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ARTICLE |

A Reevaluation of the Risk for Venous Thromboembolism With the Use of Oral Contraceptives and Hormone Replacement Therapy

James D. Douketis, MD, FRCPC; Jeffrey S. Ginsberg, MD, FRCPC; Anne Holbrook, MD, PharmD, FRCPC; Mark Crowther, MD, FRCPC; Eric K. Duku, MSc; Robert F. Burrows, MD, FRCSC
Arch Intern Med. 1997;157(14):1522-1530. doi:10.1001/archinte.1997.00440350022002.
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Background:  There are many health benefits associated with the use of oral contraceptives (OCs) and hormone replacement therapy (HRT), but these agents are also associated with potential health risks.

Objective:  To reevaluate the current practice of withholding OCs or HRT in women with previous venous thromboembolism (VTE) by critically reviewing the evidence that the use of OCs or HRT is associated with an increased risk for VTE.

Methods:  A MEDLINE literature search was performed to identify studies investigating associations between OCs and VTE or HRT and VTE. Each study was rated according to methodologic quality (level 1, low potential for bias; level 2, moderate potential for bias; level 3, high potential for bias). Results were combined across studies of similar design to determine pooled risk ratios for VTE. The results from studies investigating third-generation OCs were reported separately.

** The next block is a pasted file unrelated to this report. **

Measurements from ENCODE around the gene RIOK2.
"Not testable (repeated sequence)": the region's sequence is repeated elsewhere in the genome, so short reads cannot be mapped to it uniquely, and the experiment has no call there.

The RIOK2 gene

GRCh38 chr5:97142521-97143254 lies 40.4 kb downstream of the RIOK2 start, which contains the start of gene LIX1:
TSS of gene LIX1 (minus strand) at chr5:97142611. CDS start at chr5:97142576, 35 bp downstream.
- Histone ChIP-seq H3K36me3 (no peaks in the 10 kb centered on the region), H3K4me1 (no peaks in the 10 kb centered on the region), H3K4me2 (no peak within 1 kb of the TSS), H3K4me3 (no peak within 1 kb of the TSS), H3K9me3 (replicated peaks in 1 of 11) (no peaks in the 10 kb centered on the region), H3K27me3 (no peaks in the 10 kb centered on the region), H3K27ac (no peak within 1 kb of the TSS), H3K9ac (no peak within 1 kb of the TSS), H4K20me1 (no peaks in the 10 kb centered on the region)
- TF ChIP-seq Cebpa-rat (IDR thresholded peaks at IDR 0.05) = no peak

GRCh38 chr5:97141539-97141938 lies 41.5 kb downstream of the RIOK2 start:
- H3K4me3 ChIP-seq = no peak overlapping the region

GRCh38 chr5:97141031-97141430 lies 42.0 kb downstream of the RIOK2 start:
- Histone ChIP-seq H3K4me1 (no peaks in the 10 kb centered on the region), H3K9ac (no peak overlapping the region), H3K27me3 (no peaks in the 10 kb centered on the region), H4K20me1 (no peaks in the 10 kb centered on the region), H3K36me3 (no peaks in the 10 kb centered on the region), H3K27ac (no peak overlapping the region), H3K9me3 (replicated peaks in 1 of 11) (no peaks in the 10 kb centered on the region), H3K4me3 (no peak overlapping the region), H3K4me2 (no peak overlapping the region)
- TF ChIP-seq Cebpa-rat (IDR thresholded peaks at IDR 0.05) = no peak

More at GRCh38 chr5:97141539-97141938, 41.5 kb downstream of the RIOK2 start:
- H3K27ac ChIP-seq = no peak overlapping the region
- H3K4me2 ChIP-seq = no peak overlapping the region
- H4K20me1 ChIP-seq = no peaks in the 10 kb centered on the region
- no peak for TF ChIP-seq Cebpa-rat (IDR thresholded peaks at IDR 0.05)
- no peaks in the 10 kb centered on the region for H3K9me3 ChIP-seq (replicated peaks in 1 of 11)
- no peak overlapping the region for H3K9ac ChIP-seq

Results:  For OC studies (n=22), the pooled risk ratios (95% confidence intervals) in case-control studies, retrospective cohort studies, prospective cohort studies, and randomized controlled trials were 3.0 (2.6-3.4), 4.8 (2.57.7), 2.4 (1.6-3.5), and 1.1 (0.4-2.9), respectively. In users of third-generation OCs, the pooled risk ratio (95% confidence interval) for VTE was 5.0 (2.5-7.5). No study was rated as level 1, 6 were rated as level 2, and 16 as level 3. Methodologic limitations in these studies would tend to exaggerate the risk for VTE with OC use. For HRT studies (n=9), the pooled risk ratios (95% confidence intervals) in case-control studies, prospective cohort studies, and randomized controlled trials were 2.4 (1.7-3.5), 1.7 (1.0-2.9), and 0.7 (0.3-1.6), respectively. No study was rated as level 1, 6 were rated as level 2, and 3 as level 3.

Conclusions:  First, an association between OC use and VTE is likely valid, but the reported risks are probably exaggerated. We estimate that users of non—third-generation OCs have a less than 3-fold increase in the risk for VTE compared with nonusers; the risk for VTE is possibly higher with the use of third-generation OCs. Second, an association between HRT use and VTE might exist; however, further investigation is required before definitive conclusions can be made.Arch Intern Med. 1997;157:1522-1530

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